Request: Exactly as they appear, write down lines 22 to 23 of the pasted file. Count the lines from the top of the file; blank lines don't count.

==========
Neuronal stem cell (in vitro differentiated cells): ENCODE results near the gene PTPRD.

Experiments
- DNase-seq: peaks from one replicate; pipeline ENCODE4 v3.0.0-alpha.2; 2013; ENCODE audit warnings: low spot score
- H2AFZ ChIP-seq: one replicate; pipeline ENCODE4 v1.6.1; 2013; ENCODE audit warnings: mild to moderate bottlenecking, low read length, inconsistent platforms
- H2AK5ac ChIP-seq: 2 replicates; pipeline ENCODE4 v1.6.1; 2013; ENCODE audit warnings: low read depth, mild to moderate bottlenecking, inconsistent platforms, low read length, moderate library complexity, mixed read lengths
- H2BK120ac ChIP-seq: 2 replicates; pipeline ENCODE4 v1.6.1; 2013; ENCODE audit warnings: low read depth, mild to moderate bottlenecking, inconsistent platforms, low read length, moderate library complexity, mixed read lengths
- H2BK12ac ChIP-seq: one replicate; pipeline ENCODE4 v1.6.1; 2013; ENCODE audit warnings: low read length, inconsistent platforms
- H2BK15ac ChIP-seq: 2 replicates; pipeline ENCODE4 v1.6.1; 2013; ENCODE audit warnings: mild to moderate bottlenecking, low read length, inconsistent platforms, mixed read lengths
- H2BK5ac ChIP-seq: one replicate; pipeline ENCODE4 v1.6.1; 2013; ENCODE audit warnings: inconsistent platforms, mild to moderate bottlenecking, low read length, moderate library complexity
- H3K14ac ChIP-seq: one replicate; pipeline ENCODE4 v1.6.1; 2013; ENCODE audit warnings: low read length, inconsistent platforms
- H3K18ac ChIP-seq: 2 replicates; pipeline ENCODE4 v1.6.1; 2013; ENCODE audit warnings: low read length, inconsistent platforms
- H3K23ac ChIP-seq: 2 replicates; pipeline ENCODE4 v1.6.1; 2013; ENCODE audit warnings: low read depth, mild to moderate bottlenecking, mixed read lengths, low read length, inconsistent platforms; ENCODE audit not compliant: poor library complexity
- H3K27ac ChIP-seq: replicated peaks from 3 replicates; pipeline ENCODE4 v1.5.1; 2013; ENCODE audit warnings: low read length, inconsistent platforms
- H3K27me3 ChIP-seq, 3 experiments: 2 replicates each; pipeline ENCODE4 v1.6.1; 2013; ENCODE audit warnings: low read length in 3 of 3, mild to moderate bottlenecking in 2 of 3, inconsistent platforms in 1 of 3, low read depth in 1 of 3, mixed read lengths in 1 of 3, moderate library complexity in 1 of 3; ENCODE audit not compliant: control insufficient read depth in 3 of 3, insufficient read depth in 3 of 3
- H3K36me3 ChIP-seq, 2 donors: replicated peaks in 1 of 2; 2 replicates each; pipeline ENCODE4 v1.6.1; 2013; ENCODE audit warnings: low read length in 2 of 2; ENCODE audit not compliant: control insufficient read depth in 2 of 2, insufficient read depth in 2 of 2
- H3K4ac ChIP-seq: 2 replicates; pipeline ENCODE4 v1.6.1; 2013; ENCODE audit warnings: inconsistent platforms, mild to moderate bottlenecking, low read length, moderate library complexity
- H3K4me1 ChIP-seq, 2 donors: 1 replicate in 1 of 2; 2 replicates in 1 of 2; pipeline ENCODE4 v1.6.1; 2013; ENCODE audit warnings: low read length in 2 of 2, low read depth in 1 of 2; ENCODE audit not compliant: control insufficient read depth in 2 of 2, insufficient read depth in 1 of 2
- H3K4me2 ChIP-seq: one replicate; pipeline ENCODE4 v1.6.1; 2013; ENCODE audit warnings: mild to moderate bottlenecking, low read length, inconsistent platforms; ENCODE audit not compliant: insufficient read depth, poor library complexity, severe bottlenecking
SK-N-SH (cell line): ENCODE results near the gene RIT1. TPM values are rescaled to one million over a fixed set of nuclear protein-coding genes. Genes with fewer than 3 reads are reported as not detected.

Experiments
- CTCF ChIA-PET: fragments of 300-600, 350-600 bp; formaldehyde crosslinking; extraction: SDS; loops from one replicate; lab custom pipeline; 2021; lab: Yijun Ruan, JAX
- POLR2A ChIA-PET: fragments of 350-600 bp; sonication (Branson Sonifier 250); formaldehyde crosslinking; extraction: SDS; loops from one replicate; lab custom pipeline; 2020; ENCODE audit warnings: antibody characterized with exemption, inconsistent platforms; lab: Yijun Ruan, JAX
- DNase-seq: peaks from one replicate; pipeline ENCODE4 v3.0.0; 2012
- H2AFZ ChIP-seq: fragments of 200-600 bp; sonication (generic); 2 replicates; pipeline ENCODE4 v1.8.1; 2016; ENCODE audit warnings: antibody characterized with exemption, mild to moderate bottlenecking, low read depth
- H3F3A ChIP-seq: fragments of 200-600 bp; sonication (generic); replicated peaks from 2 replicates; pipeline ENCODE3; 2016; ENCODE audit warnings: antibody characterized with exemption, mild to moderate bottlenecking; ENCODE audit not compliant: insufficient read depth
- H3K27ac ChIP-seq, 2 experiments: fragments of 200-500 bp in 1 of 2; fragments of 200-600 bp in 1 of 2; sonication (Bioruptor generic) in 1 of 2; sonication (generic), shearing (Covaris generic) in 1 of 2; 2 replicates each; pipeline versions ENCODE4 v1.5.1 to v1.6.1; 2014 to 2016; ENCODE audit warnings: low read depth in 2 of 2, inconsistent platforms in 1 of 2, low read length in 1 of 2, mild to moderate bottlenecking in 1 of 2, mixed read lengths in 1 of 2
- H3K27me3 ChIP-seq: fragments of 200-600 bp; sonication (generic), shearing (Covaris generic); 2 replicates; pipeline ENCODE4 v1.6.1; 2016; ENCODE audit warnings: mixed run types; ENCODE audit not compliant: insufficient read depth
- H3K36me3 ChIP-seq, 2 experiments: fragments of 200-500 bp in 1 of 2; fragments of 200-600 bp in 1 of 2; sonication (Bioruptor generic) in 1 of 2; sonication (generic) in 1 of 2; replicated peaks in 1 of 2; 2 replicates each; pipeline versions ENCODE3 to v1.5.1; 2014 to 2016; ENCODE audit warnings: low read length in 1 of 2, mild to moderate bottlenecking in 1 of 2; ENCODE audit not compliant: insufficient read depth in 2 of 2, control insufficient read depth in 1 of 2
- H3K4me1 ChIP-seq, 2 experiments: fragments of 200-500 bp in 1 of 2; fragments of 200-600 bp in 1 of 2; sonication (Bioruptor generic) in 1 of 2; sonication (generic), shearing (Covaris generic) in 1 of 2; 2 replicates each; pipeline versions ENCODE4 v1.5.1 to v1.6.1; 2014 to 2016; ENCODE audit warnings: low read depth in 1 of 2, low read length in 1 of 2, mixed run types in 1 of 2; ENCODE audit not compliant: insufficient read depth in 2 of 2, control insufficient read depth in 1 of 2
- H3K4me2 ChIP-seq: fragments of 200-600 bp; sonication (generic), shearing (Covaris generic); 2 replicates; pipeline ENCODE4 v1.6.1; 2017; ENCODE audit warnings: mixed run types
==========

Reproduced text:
- POLR2A ChIA-PET: fragments of 350-600 bp; sonication (Branson Sonifier 250); formaldehyde crosslinking; extraction: SDS; loops from one replicate; lab custom pipeline; 2020; ENCODE audit warnings: antibody characterized with exemption, inconsistent platforms; lab: Yijun Ruan, JAX
- DNase-seq: peaks from one replicate; pipeline ENCODE4 v3.0.0; 2012